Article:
Wednesday, May 12, 2010

Another Fine Line - Teaching Kids

I have been thinking about how to teach my 2 kids about proper nutrition, being overweight and exercise.  My problem is how do you teach this properly and not end up giving them some kind of complex later on in life.  How do you make then sensitive to overweight people (* see below) and at the same time give them desire never to get that way.

Where I am coming from - I grew up in a "clean your plate" family.  I was also served more portions so that no food goes to waste or too small for leftovers.  I don't want or mean to offend my parents with this, it was what their generation did.  However later in life this "clean the plate" theory translated to me feelings like I always need to clean my plate.  As you can imagine with today's restaurant portions, I overstuffed myself.  It has taken many many years to break this habit.  I now leave food on my plate constantly much to my Mr's chagrin.  He comes from a "clean you plate" family too but he doesn't have an obesity problem like I do (just some chub).

Before kids we decided we will NOT institute the "clean your plate" method.  Honestly, I feel my 6yo eats when he is hungry and stops when he feels right, even with sweets.  If he doesn't eat enough, then no desert.  My secondary problem is he is super picky which may be a result of multiple food allergies (wheat, soy, beans, corn, etc).  We are struggling with his pickyness and finding food he likes and can eat.  I don't restrict the bad stuff, just limit it and explain why (too much sugar, etc).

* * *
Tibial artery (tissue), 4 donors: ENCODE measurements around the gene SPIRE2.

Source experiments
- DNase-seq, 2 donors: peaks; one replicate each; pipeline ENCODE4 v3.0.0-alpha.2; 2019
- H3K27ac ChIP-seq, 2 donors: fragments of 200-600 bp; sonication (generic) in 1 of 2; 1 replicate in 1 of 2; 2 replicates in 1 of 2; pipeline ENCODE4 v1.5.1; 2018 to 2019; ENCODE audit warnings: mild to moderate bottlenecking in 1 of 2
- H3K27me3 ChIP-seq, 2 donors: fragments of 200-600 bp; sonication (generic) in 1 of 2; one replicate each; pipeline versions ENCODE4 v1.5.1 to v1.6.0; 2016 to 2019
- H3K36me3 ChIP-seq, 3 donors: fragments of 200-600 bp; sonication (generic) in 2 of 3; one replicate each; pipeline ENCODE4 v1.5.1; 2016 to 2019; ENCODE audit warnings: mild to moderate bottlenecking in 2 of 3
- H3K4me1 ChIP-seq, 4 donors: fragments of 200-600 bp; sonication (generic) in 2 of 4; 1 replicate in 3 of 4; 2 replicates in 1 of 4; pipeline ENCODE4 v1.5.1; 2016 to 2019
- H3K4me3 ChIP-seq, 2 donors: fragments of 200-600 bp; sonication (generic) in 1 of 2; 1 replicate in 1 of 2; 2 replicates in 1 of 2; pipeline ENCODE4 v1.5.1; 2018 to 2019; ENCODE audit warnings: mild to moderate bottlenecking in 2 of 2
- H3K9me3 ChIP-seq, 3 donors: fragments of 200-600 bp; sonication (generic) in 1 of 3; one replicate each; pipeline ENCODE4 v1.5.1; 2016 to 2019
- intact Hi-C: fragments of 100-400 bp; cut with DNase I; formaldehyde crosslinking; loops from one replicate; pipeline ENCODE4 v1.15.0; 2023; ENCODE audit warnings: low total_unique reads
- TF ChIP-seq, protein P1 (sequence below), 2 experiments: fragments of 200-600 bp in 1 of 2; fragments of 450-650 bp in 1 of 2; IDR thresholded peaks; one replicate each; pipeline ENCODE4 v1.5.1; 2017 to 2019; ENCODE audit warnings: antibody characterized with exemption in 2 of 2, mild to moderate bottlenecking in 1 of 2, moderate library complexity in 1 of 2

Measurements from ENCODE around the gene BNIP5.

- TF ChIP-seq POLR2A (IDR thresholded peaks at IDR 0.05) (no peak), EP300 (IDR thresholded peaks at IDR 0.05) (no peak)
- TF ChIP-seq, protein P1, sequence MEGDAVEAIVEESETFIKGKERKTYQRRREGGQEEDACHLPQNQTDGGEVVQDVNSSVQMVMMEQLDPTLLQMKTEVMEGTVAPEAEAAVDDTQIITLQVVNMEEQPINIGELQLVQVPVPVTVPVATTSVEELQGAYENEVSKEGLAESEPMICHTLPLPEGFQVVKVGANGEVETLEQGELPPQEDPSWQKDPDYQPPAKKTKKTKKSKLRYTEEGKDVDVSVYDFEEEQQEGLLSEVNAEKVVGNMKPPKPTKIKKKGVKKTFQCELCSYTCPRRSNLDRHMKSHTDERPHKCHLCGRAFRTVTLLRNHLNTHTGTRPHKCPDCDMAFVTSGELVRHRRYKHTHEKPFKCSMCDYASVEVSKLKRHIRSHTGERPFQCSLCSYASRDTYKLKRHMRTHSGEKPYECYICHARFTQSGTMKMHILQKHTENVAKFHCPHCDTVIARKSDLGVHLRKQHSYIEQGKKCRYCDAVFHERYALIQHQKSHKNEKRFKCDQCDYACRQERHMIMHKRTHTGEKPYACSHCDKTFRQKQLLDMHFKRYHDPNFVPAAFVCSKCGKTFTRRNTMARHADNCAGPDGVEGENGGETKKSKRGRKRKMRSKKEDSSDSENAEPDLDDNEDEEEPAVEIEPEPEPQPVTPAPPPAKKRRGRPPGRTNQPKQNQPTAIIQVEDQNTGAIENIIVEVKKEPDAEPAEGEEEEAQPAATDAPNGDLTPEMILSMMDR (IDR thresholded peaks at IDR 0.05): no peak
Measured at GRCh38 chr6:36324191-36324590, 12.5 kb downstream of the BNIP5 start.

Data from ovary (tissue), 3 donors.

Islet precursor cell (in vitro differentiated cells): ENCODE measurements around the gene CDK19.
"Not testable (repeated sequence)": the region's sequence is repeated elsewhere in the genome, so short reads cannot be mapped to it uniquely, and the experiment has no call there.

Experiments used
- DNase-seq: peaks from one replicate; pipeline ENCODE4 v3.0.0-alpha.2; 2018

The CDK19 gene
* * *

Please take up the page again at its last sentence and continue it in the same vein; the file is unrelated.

* I personally think overweight people are severely discriminated against and it is accepted.  I think it is wrong.

3 comments:

  1. When Ryan was 2 and 3, he yelled out in Target (and Denny's) "look at how FAT he is!" To a little kid that age it was just an observation... like "look at the airplane!" I try to tell the boys that we are careful not to point it out to people because if they are fat, they already know it and because it means their body may not be as healthy as it could be it might make them feel bad. I also mention that when they are ready hopefully they will be take action to get healthy again. They seem to get that. And it also instills the sense of control over the situation. I don't know if that is the "right" approach, but it's the best I could think of.

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  2. Melody HendersonMay 12, 2010 at 4:51 PM

    Amy, I hear you! And, I think the problem is multiplied when you have girls! Girls seem to be more naturally inclined to obsess about their body image and in today's society it's even more prevelant. I think it's more acceptable for a guy to be moderately overweight than it is for girls. Amanda, my 5 year old, has already made comments to me regarding why she won't wear certain outfits because "they make her look fat".... she's 5 for goodness sake!

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  3. Mel - another reason I am happy I don't have girls. So hard. Just remember to use this word - airbrushing. Find a you tube demo on it, its crazy.

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